Australia Spotlights Chillagoe Caves for Tourism Boost

In an effort to boost tourism as well as funnel much needed revenue into struggling towns in remote areas, the Australian government has put the Chillagoe Caves, quite literally, in the limelight. The 600 limestone caves in Chillagoe that stretch over 124 miles have been fitted with an array of lights and walking paths geared for tour groups. Government officials hope that the attraction will lure visitors and tourists away from more commonly known destinations.

The town of Chillagoe lies about 3 hours west of Cairns in Queensland. Much like the plethora of other natural Australian wonders, Chillagoe won’t fail to impress.

Chillagoe’s Main Attraction

The Chillagoe caves are part of the Chillagoe-Mungana Caves National Park. Visitors will enjoy the new walking tracks while navigating the stunning limestone caves. The caves showcase many incredible features, including a Madonna. The ancient caves that once were a coral reef in the middle of the ocean, have allowed archaeologists to uncover a bounty of dinosaur fossils, some up to 16 ft. in length.

Chillagoe’s Other Attractions

Aside from visiting the subterranean labyrinths that can tunnel as far down as 1 km below the surface, Chillagoe offers a handful of other attractions. The cave tour offers an added benefit of seeing galleries of Aboriginal rock art. When the cave tour finishes, visitors are encouraged to go to the viewing platform. The deck overlooks the smelting site that once was the center of town a hundred years ago, but is now closed to the public. The vantage point provides a perfect spot to view the sunset, as it dips behind the rusty remnants of Chillagoe’s once thriving past. The historically rich mining community survived on abundant lodes of copper and zinc. Today, the large amounts of marble in the area garner more attention.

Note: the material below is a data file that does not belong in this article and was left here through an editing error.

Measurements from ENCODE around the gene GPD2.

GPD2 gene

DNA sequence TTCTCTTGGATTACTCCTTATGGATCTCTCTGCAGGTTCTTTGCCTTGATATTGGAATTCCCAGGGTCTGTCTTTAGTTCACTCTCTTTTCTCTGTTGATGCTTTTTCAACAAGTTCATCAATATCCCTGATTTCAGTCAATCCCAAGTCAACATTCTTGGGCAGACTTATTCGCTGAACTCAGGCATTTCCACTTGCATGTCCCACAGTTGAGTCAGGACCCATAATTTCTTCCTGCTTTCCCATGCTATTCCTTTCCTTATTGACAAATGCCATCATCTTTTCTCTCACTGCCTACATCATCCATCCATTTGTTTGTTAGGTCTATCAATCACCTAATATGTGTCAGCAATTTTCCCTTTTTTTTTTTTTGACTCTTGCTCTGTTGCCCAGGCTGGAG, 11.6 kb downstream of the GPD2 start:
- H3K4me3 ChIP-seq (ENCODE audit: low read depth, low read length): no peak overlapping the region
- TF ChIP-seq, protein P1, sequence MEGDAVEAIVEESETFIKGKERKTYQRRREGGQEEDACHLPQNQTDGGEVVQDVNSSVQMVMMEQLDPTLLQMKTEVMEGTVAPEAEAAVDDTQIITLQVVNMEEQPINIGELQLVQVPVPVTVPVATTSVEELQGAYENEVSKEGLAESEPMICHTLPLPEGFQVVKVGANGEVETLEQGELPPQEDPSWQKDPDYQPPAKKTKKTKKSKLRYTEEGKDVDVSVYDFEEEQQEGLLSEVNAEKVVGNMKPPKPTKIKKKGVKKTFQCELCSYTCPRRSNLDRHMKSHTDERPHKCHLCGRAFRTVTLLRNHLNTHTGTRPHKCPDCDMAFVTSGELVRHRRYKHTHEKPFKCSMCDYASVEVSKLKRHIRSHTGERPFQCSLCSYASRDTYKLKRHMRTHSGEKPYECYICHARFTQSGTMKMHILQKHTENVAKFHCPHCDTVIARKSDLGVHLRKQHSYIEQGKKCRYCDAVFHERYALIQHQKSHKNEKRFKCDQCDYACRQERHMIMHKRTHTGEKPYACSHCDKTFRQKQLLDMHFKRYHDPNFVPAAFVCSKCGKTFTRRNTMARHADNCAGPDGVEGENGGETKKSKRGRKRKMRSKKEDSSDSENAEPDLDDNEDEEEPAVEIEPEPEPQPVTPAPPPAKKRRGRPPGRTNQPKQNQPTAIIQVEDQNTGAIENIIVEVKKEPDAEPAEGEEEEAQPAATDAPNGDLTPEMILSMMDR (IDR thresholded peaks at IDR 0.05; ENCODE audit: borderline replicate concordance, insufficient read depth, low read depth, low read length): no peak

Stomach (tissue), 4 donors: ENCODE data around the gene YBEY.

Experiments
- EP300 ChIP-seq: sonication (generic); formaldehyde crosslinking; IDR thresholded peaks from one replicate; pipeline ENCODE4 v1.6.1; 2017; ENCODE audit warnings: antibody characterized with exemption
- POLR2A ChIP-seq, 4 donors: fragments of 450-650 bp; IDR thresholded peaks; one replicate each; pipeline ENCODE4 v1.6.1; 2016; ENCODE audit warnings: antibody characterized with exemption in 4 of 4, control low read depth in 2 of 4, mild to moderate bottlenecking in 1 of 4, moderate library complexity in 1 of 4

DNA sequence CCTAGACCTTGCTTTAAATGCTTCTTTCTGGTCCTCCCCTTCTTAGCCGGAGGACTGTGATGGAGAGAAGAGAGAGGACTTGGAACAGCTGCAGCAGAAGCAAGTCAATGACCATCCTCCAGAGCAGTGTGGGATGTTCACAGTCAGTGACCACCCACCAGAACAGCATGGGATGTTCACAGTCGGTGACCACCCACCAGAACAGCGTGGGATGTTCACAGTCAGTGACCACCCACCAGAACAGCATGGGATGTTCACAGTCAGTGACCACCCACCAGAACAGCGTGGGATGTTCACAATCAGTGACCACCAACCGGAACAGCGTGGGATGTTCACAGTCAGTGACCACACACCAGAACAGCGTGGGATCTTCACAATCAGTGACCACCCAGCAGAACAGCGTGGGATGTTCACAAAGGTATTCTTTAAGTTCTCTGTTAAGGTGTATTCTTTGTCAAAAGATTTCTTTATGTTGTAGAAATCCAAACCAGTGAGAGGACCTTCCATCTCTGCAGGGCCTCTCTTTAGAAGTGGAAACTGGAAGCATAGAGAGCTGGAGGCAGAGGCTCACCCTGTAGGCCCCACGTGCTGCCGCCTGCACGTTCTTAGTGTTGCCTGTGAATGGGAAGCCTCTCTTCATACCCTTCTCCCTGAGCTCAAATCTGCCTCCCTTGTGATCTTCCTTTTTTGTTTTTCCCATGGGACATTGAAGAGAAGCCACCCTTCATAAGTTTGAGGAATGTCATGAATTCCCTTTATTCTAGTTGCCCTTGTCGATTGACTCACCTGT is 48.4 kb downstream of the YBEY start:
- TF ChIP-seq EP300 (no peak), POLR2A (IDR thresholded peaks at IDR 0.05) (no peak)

Hopes for Chillagoe to Boost Australian Tourism

Australia is trying to address some tourism-related challenges at the moment. For a long time, Australia has struggled to change its global image as a country that’s rather vanilla, common, and doesn’t have much distinction to offer. More critical is the increasing costs of Queensland tourism, which is one of Australia’s main tourist destinations. Local businesses are being asked to offer “more bang for the buck.” This may not be an issue for long, as some people see a drop in the Australian dollar coming soon, making the “Land Down Under” a hot spot for foreign visitors. Nevertheless, the Australian government isn’t taking any kind of a loss in tourism revenue lightly, investing $700,000 into the Chillagoe caves.

Author Bio

Jason Hall is blogger and Brand Manager for Budget Car hire. He enjoys sharing Australian travel tips and ideas.